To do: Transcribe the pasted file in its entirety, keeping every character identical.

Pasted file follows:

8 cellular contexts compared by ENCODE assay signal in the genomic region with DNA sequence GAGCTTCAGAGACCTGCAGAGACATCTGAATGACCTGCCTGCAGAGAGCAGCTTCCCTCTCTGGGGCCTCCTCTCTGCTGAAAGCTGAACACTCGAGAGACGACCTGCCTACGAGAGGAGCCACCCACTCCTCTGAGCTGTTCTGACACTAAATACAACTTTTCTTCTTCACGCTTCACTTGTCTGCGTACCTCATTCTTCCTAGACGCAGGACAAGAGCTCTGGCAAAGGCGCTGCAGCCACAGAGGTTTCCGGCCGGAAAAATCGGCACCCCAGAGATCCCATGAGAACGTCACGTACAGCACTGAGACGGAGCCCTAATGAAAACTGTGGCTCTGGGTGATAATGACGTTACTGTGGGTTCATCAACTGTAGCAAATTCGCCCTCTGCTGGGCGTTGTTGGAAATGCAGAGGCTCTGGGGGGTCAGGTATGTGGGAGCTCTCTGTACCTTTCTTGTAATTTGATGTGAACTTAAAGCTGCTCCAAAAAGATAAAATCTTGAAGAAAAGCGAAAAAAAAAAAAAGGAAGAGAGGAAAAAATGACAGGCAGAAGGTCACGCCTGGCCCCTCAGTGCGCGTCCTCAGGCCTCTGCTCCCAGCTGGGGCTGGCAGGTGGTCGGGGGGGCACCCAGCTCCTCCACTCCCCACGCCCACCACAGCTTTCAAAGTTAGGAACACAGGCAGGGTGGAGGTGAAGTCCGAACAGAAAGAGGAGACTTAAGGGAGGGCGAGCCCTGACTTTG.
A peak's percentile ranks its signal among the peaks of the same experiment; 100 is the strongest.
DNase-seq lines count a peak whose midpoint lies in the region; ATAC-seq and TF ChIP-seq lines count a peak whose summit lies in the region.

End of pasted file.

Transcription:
8 cellular contexts compared by ENCODE assay signal in the genomic region with DNA sequence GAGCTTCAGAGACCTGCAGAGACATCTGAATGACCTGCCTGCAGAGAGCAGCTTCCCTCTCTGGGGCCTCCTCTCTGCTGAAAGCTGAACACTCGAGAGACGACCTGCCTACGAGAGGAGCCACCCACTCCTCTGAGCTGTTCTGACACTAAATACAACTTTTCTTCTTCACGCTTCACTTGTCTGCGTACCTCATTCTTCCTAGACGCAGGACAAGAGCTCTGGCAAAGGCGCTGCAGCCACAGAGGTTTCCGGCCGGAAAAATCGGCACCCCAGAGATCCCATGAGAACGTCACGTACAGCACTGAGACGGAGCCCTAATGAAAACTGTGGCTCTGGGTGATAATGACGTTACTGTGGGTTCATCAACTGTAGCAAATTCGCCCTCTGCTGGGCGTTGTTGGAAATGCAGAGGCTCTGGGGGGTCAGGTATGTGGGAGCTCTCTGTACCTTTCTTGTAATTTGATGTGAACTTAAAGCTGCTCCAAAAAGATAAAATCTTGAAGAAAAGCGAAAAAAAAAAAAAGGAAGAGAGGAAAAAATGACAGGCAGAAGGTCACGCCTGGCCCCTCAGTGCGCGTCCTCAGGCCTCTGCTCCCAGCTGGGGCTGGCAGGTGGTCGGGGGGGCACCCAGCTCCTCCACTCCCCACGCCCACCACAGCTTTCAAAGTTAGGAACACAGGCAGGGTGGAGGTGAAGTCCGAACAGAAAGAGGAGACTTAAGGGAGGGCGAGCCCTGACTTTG.
A peak's percentile ranks its signal among the peaks of the same experiment; 100 is the strongest.
DNase-seq lines count a peak whose midpoint lies in the region; ATAC-seq and TF ChIP-seq lines count a peak whose summit lies in the region.